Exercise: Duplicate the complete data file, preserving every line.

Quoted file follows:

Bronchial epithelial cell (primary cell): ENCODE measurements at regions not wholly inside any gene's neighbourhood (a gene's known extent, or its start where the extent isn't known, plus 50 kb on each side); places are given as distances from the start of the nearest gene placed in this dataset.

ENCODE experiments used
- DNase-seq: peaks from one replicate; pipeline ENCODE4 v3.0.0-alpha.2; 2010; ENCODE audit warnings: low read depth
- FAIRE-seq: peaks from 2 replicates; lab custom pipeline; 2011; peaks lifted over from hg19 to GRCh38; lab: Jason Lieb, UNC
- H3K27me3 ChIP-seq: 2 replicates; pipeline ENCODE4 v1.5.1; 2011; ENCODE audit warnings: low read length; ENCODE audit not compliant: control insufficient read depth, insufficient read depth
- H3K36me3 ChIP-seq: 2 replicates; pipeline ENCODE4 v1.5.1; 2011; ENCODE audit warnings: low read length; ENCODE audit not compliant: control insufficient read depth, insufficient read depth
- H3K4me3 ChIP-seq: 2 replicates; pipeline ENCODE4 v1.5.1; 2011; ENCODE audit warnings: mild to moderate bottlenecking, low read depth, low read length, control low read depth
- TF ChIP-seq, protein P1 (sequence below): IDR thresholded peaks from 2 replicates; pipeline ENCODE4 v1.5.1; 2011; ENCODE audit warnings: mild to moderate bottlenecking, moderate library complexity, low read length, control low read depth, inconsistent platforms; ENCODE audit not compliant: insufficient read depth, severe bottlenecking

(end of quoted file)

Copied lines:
Bronchial epithelial cell (primary cell): ENCODE measurements at regions not wholly inside any gene's neighbourhood (a gene's known extent, or its start where the extent isn't known, plus 50 kb on each side); places are given as distances from the start of the nearest gene placed in this dataset.

ENCODE experiments used
- DNase-seq: peaks from one replicate; pipeline ENCODE4 v3.0.0-alpha.2; 2010; ENCODE audit warnings: low read depth
- FAIRE-seq: peaks from 2 replicates; lab custom pipeline; 2011; peaks lifted over from hg19 to GRCh38; lab: Jason Lieb, UNC
- H3K27me3 ChIP-seq: 2 replicates; pipeline ENCODE4 v1.5.1; 2011; ENCODE audit warnings: low read length; ENCODE audit not compliant: control insufficient read depth, insufficient read depth
- H3K36me3 ChIP-seq: 2 replicates; pipeline ENCODE4 v1.5.1; 2011; ENCODE audit warnings: low read length; ENCODE audit not compliant: control insufficient read depth, insufficient read depth
- H3K4me3 ChIP-seq: 2 replicates; pipeline ENCODE4 v1.5.1; 2011; ENCODE audit warnings: mild to moderate bottlenecking, low read depth, low read length, control low read depth
- TF ChIP-seq, protein P1 (sequence below): IDR thresholded peaks from 2 replicates; pipeline ENCODE4 v1.5.1; 2011; ENCODE audit warnings: mild to moderate bottlenecking, moderate library complexity, low read length, control low read depth, inconsistent platforms; ENCODE audit not compliant: insufficient read depth, severe bottlenecking